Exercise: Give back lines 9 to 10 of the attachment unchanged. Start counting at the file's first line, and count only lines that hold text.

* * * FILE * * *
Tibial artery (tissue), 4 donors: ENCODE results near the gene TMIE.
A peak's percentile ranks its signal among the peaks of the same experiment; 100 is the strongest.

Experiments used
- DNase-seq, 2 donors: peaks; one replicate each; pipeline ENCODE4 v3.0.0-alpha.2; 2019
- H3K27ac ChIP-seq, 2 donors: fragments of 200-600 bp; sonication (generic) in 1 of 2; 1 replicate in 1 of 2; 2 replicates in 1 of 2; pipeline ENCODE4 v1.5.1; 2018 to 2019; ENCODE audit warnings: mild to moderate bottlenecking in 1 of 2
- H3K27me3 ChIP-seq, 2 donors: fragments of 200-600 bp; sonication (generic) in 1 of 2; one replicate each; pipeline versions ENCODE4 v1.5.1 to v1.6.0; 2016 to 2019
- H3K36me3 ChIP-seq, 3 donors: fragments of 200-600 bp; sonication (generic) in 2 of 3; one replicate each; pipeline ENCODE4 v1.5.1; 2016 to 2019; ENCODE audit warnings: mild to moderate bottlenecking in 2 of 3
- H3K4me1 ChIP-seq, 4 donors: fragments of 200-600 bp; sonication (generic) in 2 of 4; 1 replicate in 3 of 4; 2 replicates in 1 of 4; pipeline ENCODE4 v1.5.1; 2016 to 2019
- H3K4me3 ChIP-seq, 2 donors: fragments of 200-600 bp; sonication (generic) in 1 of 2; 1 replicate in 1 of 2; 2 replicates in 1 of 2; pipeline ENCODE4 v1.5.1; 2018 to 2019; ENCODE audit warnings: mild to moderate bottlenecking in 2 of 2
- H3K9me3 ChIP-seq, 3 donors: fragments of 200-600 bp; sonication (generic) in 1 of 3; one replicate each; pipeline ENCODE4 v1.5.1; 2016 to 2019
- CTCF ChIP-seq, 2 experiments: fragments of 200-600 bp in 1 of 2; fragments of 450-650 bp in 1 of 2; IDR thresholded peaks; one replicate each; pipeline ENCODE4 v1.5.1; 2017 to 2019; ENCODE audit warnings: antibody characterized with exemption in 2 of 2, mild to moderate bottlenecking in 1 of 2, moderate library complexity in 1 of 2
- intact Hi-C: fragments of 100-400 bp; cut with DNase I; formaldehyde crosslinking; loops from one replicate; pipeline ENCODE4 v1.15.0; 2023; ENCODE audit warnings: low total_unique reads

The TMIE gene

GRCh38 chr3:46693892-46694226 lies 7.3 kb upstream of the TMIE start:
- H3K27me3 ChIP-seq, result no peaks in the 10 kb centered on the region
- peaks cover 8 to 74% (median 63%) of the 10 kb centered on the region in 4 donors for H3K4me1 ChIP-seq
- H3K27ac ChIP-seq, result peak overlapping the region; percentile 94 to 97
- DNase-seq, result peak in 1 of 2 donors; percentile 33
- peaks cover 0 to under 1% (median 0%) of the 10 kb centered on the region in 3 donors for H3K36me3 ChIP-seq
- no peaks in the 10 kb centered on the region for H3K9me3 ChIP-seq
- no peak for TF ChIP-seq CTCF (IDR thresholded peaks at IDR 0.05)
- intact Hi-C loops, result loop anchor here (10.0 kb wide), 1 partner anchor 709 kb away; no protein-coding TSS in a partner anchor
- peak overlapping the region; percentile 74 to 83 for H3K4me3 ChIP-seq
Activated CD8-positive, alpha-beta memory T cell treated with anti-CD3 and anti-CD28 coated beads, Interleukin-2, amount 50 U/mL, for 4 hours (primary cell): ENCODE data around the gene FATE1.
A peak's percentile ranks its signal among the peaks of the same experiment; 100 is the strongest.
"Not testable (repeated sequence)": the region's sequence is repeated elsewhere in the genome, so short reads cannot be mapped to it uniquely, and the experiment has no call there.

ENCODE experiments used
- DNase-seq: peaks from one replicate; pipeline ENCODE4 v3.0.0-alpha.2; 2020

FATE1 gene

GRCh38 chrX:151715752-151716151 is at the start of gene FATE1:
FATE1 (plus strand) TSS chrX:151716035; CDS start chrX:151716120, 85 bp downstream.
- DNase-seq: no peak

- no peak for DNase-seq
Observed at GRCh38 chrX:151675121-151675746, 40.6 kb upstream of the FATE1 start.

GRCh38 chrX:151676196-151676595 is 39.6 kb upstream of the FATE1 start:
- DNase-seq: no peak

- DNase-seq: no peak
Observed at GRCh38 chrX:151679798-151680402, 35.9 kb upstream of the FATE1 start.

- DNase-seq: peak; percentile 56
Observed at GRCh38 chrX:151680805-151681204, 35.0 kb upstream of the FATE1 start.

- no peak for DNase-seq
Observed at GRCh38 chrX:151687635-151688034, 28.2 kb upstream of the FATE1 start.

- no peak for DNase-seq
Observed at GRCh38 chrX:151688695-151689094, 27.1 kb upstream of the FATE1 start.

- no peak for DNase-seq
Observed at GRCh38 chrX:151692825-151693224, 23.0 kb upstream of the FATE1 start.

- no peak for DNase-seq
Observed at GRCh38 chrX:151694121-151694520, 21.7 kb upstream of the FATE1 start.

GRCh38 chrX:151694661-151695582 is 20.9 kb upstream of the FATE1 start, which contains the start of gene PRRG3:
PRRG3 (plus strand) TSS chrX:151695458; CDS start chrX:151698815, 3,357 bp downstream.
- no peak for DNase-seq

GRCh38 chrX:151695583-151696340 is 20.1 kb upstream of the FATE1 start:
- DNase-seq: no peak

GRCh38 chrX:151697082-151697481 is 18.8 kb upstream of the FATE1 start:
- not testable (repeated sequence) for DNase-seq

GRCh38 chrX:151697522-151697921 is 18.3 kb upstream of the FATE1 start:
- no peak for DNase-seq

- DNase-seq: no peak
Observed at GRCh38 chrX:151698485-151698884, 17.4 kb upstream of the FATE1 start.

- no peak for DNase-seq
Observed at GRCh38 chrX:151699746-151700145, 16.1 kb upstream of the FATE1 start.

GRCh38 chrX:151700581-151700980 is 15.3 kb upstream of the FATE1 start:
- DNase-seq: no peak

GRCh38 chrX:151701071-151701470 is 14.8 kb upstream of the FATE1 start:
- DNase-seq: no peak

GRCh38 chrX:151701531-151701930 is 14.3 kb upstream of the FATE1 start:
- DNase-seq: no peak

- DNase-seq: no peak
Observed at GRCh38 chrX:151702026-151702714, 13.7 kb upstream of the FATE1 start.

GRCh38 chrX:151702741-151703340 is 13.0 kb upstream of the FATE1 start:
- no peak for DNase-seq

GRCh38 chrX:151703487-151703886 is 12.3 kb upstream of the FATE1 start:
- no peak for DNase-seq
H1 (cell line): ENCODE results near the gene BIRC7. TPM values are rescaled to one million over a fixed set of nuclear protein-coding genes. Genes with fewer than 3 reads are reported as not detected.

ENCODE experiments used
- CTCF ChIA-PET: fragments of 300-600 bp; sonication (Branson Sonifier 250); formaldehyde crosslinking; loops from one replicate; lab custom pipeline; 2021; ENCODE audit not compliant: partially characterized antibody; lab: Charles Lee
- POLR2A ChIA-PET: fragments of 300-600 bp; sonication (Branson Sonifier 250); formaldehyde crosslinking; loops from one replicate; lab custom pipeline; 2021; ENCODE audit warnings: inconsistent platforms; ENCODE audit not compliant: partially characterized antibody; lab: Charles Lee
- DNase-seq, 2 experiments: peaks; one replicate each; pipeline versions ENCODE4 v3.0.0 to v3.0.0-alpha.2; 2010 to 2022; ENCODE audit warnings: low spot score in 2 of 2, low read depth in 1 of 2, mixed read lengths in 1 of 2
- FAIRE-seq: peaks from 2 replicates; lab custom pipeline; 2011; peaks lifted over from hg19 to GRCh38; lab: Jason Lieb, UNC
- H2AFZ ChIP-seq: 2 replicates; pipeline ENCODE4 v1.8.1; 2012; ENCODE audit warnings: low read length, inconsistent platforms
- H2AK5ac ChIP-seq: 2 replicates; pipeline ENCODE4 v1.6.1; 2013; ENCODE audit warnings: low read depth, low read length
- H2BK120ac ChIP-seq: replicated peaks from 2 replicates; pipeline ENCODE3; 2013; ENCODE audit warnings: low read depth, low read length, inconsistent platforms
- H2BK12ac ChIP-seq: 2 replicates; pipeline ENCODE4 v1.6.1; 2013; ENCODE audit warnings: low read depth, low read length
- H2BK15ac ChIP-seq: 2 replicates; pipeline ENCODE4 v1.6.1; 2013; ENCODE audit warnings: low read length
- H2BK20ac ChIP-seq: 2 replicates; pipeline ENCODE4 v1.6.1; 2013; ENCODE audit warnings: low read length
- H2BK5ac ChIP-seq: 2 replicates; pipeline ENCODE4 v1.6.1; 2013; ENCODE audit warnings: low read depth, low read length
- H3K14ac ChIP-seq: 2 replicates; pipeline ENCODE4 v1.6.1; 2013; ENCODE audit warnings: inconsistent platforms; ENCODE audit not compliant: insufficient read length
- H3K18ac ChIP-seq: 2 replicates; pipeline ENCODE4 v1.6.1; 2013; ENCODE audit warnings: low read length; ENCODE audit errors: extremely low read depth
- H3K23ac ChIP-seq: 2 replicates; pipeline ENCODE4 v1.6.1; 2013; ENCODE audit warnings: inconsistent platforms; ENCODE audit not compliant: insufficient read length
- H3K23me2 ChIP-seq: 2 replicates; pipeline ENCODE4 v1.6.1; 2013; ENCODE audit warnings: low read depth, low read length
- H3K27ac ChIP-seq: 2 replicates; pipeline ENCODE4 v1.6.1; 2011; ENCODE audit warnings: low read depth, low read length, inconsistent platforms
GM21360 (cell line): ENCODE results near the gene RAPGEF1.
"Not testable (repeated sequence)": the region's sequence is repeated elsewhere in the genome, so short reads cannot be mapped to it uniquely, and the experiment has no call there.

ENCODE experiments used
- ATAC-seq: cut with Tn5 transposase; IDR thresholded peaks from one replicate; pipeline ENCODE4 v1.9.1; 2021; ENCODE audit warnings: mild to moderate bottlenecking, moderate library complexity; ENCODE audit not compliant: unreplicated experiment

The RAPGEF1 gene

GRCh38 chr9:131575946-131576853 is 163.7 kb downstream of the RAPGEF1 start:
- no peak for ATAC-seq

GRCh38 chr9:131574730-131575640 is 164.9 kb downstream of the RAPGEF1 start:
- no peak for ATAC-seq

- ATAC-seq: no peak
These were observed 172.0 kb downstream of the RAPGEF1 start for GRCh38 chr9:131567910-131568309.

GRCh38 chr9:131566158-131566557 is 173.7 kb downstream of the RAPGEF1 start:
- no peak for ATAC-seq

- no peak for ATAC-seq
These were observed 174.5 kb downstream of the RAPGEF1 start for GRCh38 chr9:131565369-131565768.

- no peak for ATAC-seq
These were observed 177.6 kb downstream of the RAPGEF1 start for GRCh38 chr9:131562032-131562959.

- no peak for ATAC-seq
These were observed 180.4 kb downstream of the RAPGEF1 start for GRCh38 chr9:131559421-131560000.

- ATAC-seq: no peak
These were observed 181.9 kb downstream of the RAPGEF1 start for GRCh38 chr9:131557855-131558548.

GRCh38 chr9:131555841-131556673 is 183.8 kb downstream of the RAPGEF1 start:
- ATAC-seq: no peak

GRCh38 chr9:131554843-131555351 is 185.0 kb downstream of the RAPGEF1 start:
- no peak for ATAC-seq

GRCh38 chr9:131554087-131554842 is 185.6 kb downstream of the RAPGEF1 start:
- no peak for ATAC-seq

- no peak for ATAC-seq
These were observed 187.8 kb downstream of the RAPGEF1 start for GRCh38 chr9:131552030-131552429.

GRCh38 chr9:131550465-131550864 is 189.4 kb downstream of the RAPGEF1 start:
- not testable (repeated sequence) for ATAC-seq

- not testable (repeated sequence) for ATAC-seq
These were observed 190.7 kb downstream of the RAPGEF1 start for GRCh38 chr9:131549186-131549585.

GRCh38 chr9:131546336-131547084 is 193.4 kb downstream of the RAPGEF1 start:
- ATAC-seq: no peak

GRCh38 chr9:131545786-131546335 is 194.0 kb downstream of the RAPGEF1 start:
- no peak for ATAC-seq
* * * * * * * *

- H3K4me3 ChIP-seq, 2 donors: fragments of 200-600 bp; sonication (generic) in 1 of 2; 1 replicate in 1 of 2; 2 replicates in 1 of 2; pipeline ENCODE4 v1.5.1; 2018 to 2019; ENCODE audit warnings: mild to moderate bottlenecking in 2 of 2
- H3K9me3 ChIP-seq, 3 donors: fragments of 200-600 bp; sonication (generic) in 1 of 3; one replicate each; pipeline ENCODE4 v1.5.1; 2016 to 2019